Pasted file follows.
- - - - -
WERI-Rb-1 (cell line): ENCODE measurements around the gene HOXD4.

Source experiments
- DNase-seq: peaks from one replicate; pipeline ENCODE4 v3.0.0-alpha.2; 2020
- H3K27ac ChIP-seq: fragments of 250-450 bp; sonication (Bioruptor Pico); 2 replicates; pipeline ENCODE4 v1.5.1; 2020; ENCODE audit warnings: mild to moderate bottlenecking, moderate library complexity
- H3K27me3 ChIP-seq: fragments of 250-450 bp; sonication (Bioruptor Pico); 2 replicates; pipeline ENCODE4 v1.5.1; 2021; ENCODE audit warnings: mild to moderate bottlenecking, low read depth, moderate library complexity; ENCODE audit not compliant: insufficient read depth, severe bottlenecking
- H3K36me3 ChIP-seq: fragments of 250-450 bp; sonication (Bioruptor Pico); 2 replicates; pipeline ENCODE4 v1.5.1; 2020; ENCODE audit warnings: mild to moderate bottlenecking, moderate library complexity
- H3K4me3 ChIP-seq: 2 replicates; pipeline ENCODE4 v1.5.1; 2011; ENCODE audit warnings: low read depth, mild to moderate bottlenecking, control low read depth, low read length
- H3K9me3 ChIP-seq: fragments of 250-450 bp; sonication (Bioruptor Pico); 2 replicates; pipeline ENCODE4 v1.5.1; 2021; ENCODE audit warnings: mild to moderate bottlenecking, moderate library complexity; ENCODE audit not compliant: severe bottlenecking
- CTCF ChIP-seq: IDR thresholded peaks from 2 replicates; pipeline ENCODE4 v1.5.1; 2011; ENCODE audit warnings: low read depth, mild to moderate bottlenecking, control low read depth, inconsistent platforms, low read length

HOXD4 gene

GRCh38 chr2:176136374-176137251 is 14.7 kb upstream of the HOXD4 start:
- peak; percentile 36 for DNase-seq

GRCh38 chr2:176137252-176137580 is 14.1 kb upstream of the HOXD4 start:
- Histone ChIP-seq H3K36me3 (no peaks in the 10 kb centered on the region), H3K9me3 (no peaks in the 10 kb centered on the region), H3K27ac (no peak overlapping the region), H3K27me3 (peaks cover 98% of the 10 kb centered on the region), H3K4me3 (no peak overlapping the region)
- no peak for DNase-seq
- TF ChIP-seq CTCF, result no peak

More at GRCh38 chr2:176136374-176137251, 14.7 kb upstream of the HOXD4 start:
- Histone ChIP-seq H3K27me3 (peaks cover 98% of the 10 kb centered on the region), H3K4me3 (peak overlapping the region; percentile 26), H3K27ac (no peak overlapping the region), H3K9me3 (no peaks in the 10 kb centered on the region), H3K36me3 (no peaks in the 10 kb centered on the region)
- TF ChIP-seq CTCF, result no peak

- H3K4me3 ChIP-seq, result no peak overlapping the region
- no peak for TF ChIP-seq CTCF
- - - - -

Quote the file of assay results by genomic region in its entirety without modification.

WERI-Rb-1 (cell line): ENCODE measurements around the gene HOXD4.

Source experiments
- DNase-seq: peaks from one replicate; pipeline ENCODE4 v3.0.0-alpha.2; 2020
- H3K27ac ChIP-seq: fragments of 250-450 bp; sonication (Bioruptor Pico); 2 replicates; pipeline ENCODE4 v1.5.1; 2020; ENCODE audit warnings: mild to moderate bottlenecking, moderate library complexity
- H3K27me3 ChIP-seq: fragments of 250-450 bp; sonication (Bioruptor Pico); 2 replicates; pipeline ENCODE4 v1.5.1; 2021; ENCODE audit warnings: mild to moderate bottlenecking, low read depth, moderate library complexity; ENCODE audit not compliant: insufficient read depth, severe bottlenecking
- H3K36me3 ChIP-seq: fragments of 250-450 bp; sonication (Bioruptor Pico); 2 replicates; pipeline ENCODE4 v1.5.1; 2020; ENCODE audit warnings: mild to moderate bottlenecking, moderate library complexity
- H3K4me3 ChIP-seq: 2 replicates; pipeline ENCODE4 v1.5.1; 2011; ENCODE audit warnings: low read depth, mild to moderate bottlenecking, control low read depth, low read length
- H3K9me3 ChIP-seq: fragments of 250-450 bp; sonication (Bioruptor Pico); 2 replicates; pipeline ENCODE4 v1.5.1; 2021; ENCODE audit warnings: mild to moderate bottlenecking, moderate library complexity; ENCODE audit not compliant: severe bottlenecking
- CTCF ChIP-seq: IDR thresholded peaks from 2 replicates; pipeline ENCODE4 v1.5.1; 2011; ENCODE audit warnings: low read depth, mild to moderate bottlenecking, control low read depth, inconsistent platforms, low read length

HOXD4 gene

GRCh38 chr2:176136374-176137251 is 14.7 kb upstream of the HOXD4 start:
- peak; percentile 36 for DNase-seq

GRCh38 chr2:176137252-176137580 is 14.1 kb upstream of the HOXD4 start:
- Histone ChIP-seq H3K36me3 (no peaks in the 10 kb centered on the region), H3K9me3 (no peaks in the 10 kb centered on the region), H3K27ac (no peak overlapping the region), H3K27me3 (peaks cover 98% of the 10 kb centered on the region), H3K4me3 (no peak overlapping the region)
- no peak for DNase-seq
- TF ChIP-seq CTCF, result no peak

More at GRCh38 chr2:176136374-176137251, 14.7 kb upstream of the HOXD4 start:
- Histone ChIP-seq H3K27me3 (peaks cover 98% of the 10 kb centered on the region), H3K4me3 (peak overlapping the region; percentile 26), H3K27ac (no peak overlapping the region), H3K9me3 (no peaks in the 10 kb centered on the region), H3K36me3 (no peaks in the 10 kb centered on the region)
- TF ChIP-seq CTCF, result no peak

- H3K4me3 ChIP-seq, result no peak overlapping the region
- no peak for TF ChIP-seq CTCF